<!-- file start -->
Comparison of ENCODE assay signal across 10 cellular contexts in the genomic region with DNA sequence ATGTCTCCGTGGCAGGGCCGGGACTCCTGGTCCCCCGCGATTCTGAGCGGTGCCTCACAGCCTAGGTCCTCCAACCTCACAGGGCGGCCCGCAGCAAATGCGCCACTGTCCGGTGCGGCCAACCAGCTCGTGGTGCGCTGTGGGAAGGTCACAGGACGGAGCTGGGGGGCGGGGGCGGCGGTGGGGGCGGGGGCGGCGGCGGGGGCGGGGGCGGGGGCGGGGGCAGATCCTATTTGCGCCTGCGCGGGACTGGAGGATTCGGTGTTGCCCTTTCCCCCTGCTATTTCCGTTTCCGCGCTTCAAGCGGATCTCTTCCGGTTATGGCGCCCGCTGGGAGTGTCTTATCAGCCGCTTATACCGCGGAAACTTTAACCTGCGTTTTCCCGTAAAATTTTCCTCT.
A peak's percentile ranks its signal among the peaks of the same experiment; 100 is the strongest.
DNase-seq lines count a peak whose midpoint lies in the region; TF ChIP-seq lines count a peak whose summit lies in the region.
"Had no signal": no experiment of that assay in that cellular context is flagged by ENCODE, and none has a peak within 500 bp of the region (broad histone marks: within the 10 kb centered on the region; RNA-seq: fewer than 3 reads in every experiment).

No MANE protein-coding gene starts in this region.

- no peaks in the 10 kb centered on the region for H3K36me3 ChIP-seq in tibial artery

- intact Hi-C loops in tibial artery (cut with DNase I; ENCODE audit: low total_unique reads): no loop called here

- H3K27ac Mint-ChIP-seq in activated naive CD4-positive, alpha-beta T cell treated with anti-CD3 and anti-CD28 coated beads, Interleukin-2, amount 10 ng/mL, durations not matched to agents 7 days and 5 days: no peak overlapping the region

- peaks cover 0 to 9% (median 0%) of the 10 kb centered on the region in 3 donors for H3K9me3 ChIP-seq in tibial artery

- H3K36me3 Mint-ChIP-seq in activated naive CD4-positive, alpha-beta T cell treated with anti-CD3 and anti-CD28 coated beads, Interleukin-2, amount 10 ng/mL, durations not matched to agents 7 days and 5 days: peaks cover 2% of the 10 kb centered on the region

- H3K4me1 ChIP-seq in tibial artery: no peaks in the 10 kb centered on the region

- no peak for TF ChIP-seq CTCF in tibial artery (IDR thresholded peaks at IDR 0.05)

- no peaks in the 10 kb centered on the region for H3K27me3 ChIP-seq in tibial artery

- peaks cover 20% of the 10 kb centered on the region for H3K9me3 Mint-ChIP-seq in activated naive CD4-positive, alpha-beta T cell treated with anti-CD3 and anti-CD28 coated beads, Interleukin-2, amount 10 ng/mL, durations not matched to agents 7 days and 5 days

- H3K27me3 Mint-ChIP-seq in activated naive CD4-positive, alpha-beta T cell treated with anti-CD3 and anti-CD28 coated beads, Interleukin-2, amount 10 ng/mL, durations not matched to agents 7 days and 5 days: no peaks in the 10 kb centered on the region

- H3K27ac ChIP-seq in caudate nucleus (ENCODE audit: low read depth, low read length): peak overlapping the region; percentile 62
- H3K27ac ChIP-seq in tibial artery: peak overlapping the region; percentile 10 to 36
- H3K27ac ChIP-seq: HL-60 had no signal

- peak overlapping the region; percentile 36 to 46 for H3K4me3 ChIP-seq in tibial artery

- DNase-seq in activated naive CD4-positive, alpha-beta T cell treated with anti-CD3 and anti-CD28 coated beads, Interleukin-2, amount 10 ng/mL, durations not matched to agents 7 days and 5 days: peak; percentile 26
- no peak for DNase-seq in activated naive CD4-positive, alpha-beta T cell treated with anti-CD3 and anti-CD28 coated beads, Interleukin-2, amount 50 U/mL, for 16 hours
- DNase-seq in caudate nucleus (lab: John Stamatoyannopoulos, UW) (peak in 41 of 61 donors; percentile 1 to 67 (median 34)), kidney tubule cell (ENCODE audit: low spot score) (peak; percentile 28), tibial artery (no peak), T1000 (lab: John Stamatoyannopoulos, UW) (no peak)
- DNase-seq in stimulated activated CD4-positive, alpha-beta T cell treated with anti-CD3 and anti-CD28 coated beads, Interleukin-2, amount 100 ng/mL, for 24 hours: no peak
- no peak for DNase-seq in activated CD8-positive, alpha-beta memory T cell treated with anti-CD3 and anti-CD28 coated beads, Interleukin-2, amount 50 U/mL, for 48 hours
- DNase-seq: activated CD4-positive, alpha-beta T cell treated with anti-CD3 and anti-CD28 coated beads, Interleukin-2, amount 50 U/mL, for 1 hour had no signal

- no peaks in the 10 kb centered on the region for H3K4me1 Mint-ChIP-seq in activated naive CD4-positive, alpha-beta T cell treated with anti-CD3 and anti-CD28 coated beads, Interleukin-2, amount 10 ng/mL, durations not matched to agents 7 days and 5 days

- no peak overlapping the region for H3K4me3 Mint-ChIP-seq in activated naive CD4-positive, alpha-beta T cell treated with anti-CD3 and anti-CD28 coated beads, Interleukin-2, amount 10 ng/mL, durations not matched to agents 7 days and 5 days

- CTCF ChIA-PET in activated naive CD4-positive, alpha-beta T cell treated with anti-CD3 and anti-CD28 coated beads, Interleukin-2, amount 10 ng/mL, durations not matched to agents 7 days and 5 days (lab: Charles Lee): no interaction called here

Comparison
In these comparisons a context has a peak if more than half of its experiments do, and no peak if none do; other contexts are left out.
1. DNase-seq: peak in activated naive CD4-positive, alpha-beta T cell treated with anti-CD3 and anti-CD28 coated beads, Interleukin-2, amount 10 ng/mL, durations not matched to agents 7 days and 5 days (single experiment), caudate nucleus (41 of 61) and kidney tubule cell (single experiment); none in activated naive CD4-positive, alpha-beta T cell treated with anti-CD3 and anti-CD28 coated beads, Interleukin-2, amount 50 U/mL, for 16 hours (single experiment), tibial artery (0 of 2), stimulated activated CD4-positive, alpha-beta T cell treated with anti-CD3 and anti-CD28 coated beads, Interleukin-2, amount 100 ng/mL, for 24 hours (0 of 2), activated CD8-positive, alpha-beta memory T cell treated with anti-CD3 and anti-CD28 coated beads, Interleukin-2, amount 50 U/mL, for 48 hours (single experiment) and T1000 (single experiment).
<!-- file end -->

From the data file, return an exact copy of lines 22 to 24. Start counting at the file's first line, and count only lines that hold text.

- DNase-seq in caudate nucleus (lab: John Stamatoyannopoulos, UW) (peak in 41 of 61 donors; percentile 1 to 67 (median 34)), kidney tubule cell (ENCODE audit: low spot score) (peak; percentile 28), tibial artery (no peak), T1000 (lab: John Stamatoyannopoulos, UW) (no peak)
- DNase-seq in stimulated activated CD4-positive, alpha-beta T cell treated with anti-CD3 and anti-CD28 coated beads, Interleukin-2, amount 100 ng/mL, for 24 hours: no peak
- no peak for DNase-seq in activated CD8-positive, alpha-beta memory T cell treated with anti-CD3 and anti-CD28 coated beads, Interleukin-2, amount 50 U/mL, for 48 hours